Are you stressed out about the singularity? Living in fear of the day when computers decide that humans are no longer necessary? Not to worry, say some leading experts in Artificial Intelligence (AI): Research in the field might have actually hit a wall.

No doubt, AI is everywhere. Computers assess financial news, identify viruses and even act as physics theorists, analysing flows of fluid and heat. So-called deep-learning algorithms allow services such as Google Translate and Apple’s Siri to outperform people on many basic tasks. With big tech companies such as Google and Facebook pushing the technology further, some people believe that human-level intelligence is just around the corner.

Yet, we’ve been here before. In 1970, the cognitive scientist Marvin Minsky confidently claimed that “a machine with the general intelligence of an average human being" would exist within a decade. The history of AI is littered with episodes of wild optimism that have, ultimately, given way to disappointment and gloom—and that could happen again, as Google software engineer Francois Chollet warned recently in a popular textbook about algorithmic methods. Research progress, Chollet notes, has been slowing for several years.

Now, psychologist Gary Marcus of New York University—formerly director of Uber’s AI labs—argues that the lack of progress isn’t surprising, as researchers are running up against a host of new challenges.

The basketball-playing robot named CUE shoots the ball during a half-time show rehearsal for a Japanese B League basketball match in Tokyo on 28 March. Photo: AFP
The basketball-playing robot named CUE shoots the ball during a half-time show rehearsal for a Japanese B League basketball match in Tokyo on 28 March. Photo: AFP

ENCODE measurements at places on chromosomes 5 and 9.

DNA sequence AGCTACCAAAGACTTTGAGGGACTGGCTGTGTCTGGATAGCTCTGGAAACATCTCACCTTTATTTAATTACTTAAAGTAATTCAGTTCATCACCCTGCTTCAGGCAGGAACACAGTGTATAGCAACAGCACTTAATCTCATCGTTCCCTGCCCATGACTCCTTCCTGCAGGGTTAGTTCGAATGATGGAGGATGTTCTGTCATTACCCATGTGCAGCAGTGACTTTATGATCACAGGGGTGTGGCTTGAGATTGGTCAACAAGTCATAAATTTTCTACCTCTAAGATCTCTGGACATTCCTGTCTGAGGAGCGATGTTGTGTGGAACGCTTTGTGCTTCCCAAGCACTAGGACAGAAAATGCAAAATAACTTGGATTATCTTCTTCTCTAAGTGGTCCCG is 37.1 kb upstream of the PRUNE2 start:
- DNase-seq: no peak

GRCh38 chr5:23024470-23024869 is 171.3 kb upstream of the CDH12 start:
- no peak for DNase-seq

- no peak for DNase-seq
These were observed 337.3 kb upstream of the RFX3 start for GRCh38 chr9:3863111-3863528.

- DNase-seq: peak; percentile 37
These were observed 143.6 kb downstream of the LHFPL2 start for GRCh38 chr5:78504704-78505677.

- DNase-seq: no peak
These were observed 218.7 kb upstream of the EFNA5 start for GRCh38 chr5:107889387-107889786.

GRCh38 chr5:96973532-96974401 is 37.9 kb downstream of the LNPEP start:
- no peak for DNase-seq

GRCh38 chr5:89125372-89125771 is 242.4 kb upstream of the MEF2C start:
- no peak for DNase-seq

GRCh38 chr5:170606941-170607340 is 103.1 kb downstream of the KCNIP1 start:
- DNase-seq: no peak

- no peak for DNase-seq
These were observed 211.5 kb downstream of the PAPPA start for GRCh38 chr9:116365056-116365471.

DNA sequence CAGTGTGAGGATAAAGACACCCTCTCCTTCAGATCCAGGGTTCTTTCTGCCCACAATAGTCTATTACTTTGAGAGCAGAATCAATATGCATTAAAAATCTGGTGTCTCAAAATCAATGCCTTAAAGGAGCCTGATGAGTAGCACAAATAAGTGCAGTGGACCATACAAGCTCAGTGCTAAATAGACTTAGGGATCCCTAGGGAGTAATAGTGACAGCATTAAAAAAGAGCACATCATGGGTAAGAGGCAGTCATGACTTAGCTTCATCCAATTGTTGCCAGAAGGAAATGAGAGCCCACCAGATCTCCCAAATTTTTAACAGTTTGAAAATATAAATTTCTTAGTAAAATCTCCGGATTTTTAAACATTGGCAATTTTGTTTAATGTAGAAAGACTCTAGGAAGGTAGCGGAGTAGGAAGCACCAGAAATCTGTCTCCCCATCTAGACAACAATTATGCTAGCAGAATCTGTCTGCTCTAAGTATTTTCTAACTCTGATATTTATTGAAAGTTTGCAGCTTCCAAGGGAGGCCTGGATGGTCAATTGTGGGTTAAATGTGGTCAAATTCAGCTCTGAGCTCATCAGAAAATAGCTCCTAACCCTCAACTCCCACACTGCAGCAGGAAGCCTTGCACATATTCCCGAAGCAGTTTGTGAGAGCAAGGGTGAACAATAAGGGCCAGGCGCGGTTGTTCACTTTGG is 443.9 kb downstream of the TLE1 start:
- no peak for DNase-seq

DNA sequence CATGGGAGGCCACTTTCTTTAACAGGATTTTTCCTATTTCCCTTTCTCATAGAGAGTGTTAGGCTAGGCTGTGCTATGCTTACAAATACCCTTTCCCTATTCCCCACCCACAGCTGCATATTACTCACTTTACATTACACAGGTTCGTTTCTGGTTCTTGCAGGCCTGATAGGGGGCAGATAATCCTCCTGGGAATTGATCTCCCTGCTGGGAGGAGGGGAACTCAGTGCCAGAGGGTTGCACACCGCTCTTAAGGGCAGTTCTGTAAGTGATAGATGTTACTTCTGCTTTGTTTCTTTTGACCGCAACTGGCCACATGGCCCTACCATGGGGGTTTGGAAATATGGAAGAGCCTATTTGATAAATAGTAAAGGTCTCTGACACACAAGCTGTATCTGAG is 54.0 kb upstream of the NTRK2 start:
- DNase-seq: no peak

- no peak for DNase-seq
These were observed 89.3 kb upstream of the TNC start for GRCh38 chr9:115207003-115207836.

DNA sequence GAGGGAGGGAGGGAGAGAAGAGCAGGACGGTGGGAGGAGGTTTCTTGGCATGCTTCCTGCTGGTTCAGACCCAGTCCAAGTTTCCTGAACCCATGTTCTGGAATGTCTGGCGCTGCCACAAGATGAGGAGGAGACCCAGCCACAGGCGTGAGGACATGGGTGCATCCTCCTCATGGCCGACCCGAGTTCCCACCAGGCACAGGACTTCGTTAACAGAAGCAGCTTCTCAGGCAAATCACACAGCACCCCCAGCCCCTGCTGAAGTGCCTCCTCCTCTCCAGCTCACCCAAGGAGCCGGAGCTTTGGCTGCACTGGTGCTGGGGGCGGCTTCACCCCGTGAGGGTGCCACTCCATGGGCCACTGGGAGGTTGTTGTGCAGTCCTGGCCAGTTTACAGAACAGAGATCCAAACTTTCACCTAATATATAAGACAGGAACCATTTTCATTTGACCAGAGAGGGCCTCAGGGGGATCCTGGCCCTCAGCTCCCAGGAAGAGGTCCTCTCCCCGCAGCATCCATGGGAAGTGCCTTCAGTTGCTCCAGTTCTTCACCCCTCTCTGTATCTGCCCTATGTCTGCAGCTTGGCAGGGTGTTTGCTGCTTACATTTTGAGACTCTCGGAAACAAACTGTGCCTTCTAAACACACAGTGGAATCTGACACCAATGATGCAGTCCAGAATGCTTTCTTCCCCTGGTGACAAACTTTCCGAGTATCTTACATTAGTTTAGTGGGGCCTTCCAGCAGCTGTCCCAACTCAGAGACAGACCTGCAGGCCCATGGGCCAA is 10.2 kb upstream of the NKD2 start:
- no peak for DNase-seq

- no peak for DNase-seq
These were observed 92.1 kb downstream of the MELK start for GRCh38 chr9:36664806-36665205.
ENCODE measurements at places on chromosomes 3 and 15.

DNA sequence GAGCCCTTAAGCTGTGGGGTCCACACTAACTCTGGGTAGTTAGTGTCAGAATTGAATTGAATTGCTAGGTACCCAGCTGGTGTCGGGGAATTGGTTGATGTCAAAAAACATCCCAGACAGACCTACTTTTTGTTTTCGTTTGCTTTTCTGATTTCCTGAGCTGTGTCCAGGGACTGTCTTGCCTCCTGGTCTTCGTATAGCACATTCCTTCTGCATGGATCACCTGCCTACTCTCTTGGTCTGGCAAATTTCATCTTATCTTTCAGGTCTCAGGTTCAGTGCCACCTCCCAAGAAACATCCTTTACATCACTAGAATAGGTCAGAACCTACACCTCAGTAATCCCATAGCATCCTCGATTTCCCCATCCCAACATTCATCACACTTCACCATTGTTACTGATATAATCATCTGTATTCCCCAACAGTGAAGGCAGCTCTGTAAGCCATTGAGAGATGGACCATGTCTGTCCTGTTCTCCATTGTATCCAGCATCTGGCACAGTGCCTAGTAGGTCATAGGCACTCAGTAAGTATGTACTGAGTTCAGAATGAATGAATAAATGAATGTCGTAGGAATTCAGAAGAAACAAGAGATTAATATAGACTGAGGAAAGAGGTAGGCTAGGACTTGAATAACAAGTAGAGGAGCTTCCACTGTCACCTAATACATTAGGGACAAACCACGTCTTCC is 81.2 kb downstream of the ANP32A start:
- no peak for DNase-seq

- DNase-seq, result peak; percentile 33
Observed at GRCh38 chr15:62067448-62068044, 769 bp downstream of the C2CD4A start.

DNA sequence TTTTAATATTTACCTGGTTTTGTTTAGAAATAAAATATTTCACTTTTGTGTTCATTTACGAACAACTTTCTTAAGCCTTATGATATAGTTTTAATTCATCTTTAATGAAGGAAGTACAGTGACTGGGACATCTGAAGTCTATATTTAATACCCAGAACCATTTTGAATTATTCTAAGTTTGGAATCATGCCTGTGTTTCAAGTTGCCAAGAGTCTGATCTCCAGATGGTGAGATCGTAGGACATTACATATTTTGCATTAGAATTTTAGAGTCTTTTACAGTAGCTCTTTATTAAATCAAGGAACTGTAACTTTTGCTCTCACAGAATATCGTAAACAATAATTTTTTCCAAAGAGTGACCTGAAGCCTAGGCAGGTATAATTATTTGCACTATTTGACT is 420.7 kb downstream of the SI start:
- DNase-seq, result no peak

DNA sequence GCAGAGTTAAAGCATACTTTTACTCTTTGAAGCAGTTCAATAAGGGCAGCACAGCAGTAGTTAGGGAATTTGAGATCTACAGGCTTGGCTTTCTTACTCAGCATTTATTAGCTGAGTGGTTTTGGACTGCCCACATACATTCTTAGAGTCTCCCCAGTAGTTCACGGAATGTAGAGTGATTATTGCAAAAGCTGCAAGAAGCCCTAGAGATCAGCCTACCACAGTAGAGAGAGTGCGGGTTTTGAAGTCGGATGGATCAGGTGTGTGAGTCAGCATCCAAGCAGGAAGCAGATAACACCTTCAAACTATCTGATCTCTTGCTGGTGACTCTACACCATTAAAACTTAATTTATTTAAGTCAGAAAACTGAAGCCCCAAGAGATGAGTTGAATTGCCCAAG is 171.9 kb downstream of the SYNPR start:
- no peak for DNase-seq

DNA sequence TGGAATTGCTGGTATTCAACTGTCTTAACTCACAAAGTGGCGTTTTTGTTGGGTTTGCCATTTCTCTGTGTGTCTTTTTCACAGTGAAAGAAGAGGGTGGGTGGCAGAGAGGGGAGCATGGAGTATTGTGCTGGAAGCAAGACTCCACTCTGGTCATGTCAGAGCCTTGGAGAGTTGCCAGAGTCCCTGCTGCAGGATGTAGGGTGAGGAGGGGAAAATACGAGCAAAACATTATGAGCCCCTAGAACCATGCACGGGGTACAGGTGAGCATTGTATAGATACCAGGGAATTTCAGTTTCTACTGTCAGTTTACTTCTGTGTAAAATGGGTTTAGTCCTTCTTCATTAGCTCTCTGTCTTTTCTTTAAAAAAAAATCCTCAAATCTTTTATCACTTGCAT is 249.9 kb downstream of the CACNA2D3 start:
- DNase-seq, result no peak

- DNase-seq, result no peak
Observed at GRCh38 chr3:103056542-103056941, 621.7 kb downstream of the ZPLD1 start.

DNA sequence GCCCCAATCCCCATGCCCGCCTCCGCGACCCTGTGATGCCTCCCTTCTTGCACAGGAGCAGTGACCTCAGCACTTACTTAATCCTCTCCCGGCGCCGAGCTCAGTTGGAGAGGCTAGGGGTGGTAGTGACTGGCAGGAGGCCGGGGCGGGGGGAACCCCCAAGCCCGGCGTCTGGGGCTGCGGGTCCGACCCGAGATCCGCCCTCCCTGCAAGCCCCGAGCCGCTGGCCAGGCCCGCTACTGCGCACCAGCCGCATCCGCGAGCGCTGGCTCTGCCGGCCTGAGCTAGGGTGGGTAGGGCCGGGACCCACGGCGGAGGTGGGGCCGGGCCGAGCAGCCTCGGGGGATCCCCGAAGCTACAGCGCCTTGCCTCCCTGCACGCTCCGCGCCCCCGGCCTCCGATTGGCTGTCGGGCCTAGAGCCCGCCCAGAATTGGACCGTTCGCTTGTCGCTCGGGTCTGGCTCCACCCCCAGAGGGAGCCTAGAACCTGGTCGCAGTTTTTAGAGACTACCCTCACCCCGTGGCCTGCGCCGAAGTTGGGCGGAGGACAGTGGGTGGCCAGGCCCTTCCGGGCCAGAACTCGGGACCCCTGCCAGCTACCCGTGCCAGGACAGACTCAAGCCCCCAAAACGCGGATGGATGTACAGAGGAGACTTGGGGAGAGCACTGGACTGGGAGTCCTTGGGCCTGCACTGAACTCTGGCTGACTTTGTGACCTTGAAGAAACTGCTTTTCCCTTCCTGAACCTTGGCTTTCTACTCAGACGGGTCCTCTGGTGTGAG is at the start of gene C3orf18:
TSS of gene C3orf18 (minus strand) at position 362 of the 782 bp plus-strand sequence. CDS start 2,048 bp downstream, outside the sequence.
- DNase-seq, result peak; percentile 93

One, Marcus identifies, is building a more flexible technology. Today’s algorithms work only on a narrow range of problems. The goal must be extremely well-defined and unchanging, and huge amounts of data must be available for training. Examples include translating text, recognizing speech and identifying faces in a photograph. The algorithm has one job, and researchers supply it with the masses of perfectly organized data required to learn how to do it.

Humans regularly perform many tasks that are not so clearly delineated—where the nature of an answer, or what information might be needed to approach it, is not given. Tangle up some rope in a bicycle wheel, and any five-year-old can easily work out how to extract it—not because he has trained on thousands of wheels, but because he can understand the spatial relationships. People have an impressive ability to solve problems and gain insight using almost no data at all, by using abstract reasoning.

Algorithms also can’t engage in what Marcus calls “open-ended inference", which entails bringing background knowledge to bear on a question. We all know the difference between “John promised Mary to leave" and “John promised to leave Mary". We make the distinction using information that isn’t explicitly included in either phrase. Researchers haven’t made much progress in getting computers to do the same.

Then there’s the question of reliability. Despite computer scientists’ best efforts, algorithms are prone to make spectacular errors—such as mistaking a law-abiding person for a criminal. Worse, it’s often impossible to understand what went wrong: With billions of parameters involved, even an algorithm’s creators often do not know how and why it works. The reliability of an aircraft engine can be predicted, because it’s made of many parts for which we can mostly guarantee performance. Not so with algorithms. This limits their use in situations—such as making financial trades or medical diagnoses—where errors can be disastrous and it’s important to understand the process by which decisions are made.

In other words, there’s nothing very deep about deep learning. The technology will have far-reaching social and economic consequences, in large part because industry will steer economic activity towards the things that algorithms do well. It will take over many mundane tasks. But it probably won’t soon be able to think through problems like people do, or to converse with us in a recognizably human way.

For some, this may be a disappointment. But for those who wouldn’t welcome the arrival of our robot overlords, it might offer some relief.

Mark Buchanan, a physicist and science writer, is the author of the book Forecast: What Physics, Meteorology, And The Natural Sciences Can Teach Us About Economics. Bloomberg